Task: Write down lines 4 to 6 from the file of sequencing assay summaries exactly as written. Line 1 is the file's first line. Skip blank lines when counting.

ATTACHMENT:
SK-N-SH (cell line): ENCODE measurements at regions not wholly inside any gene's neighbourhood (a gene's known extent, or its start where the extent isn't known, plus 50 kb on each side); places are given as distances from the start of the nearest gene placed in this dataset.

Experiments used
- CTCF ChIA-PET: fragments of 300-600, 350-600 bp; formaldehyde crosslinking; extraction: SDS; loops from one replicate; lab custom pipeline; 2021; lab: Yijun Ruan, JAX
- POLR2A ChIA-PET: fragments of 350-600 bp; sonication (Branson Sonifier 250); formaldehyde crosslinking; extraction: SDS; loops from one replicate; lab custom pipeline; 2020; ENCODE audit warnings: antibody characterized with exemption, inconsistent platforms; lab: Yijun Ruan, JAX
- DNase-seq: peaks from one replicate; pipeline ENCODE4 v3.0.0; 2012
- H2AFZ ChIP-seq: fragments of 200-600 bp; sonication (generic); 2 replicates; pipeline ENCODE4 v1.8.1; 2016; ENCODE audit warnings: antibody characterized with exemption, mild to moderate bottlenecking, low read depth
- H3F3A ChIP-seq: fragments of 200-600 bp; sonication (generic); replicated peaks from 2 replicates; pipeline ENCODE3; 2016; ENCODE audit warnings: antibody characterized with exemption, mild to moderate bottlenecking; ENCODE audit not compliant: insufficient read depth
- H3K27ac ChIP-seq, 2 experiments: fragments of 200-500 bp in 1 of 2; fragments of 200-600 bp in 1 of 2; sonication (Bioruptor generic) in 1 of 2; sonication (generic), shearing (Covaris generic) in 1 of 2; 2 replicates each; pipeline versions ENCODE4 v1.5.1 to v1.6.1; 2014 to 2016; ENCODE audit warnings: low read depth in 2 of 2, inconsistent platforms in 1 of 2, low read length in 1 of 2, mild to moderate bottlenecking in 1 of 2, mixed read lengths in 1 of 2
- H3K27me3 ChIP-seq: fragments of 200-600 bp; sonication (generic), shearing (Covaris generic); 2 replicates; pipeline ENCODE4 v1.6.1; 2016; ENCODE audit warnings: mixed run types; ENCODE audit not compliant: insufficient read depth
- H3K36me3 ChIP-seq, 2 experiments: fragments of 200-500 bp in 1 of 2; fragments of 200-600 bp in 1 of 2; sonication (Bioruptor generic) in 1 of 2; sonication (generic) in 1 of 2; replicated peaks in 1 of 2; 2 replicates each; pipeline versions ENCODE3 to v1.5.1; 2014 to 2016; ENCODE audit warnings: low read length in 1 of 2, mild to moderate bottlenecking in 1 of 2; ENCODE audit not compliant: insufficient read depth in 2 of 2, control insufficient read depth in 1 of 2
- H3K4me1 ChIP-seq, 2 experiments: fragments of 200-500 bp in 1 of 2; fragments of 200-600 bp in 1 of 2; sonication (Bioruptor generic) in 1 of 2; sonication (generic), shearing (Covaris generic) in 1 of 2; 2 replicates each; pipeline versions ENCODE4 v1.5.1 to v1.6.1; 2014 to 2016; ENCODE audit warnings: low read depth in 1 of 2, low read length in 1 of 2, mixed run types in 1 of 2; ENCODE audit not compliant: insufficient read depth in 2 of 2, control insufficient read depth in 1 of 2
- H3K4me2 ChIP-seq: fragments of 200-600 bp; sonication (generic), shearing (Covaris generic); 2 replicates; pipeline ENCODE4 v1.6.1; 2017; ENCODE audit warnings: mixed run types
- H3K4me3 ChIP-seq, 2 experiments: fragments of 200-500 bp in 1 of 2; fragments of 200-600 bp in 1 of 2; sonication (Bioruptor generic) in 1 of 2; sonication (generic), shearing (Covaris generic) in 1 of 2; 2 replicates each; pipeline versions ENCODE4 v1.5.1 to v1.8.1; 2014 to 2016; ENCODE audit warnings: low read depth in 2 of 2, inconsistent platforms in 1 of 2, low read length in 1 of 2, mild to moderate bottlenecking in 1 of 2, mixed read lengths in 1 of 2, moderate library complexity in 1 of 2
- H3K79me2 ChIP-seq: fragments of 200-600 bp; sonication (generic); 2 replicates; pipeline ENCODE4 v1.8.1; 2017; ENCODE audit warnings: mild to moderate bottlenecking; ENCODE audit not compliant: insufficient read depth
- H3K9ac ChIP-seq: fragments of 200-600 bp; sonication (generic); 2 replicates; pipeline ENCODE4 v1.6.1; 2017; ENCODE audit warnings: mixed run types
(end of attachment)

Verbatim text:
- POLR2A ChIA-PET: fragments of 350-600 bp; sonication (Branson Sonifier 250); formaldehyde crosslinking; extraction: SDS; loops from one replicate; lab custom pipeline; 2020; ENCODE audit warnings: antibody characterized with exemption, inconsistent platforms; lab: Yijun Ruan, JAX
- DNase-seq: peaks from one replicate; pipeline ENCODE4 v3.0.0; 2012
- H2AFZ ChIP-seq: fragments of 200-600 bp; sonication (generic); 2 replicates; pipeline ENCODE4 v1.8.1; 2016; ENCODE audit warnings: antibody characterized with exemption, mild to moderate bottlenecking, low read depth